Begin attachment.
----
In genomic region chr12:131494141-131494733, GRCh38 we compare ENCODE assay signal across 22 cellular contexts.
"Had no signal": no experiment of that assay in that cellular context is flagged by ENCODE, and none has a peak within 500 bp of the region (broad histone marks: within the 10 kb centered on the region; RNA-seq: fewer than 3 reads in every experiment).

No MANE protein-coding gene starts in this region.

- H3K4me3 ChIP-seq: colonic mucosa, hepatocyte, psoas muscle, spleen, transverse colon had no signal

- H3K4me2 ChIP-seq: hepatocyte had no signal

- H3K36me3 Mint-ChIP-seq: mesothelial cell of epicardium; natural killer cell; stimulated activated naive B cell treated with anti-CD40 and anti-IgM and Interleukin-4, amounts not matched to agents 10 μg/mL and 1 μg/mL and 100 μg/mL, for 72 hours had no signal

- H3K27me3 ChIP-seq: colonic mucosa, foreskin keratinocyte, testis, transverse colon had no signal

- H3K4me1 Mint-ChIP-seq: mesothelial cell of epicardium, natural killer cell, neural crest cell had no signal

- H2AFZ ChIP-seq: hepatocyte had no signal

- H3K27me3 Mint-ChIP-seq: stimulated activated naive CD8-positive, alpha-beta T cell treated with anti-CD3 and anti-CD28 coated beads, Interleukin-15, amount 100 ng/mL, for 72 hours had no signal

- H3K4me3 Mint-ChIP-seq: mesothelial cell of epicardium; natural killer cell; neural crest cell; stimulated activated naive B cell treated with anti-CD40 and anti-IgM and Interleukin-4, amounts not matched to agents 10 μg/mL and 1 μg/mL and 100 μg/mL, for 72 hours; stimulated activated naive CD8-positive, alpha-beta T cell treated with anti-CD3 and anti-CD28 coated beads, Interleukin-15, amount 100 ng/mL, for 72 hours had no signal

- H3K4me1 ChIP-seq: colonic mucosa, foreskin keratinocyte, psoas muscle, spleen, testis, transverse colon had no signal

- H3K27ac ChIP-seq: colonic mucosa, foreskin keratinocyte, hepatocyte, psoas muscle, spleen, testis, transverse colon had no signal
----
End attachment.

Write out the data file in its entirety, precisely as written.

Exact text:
In genomic region chr12:131494141-131494733, GRCh38 we compare ENCODE assay signal across 22 cellular contexts.
"Had no signal": no experiment of that assay in that cellular context is flagged by ENCODE, and none has a peak within 500 bp of the region (broad histone marks: within the 10 kb centered on the region; RNA-seq: fewer than 3 reads in every experiment).

No MANE protein-coding gene starts in this region.

- H3K4me3 ChIP-seq: colonic mucosa, hepatocyte, psoas muscle, spleen, transverse colon had no signal

- H3K4me2 ChIP-seq: hepatocyte had no signal

- H3K36me3 Mint-ChIP-seq: mesothelial cell of epicardium; natural killer cell; stimulated activated naive B cell treated with anti-CD40 and anti-IgM and Interleukin-4, amounts not matched to agents 10 μg/mL and 1 μg/mL and 100 μg/mL, for 72 hours had no signal

- H3K27me3 ChIP-seq: colonic mucosa, foreskin keratinocyte, testis, transverse colon had no signal

- H3K4me1 Mint-ChIP-seq: mesothelial cell of epicardium, natural killer cell, neural crest cell had no signal

- H2AFZ ChIP-seq: hepatocyte had no signal

- H3K27me3 Mint-ChIP-seq: stimulated activated naive CD8-positive, alpha-beta T cell treated with anti-CD3 and anti-CD28 coated beads, Interleukin-15, amount 100 ng/mL, for 72 hours had no signal

- H3K4me3 Mint-ChIP-seq: mesothelial cell of epicardium; natural killer cell; neural crest cell; stimulated activated naive B cell treated with anti-CD40 and anti-IgM and Interleukin-4, amounts not matched to agents 10 μg/mL and 1 μg/mL and 100 μg/mL, for 72 hours; stimulated activated naive CD8-positive, alpha-beta T cell treated with anti-CD3 and anti-CD28 coated beads, Interleukin-15, amount 100 ng/mL, for 72 hours had no signal

- H3K4me1 ChIP-seq: colonic mucosa, foreskin keratinocyte, psoas muscle, spleen, testis, transverse colon had no signal

- H3K27ac ChIP-seq: colonic mucosa, foreskin keratinocyte, hepatocyte, psoas muscle, spleen, testis, transverse colon had no signal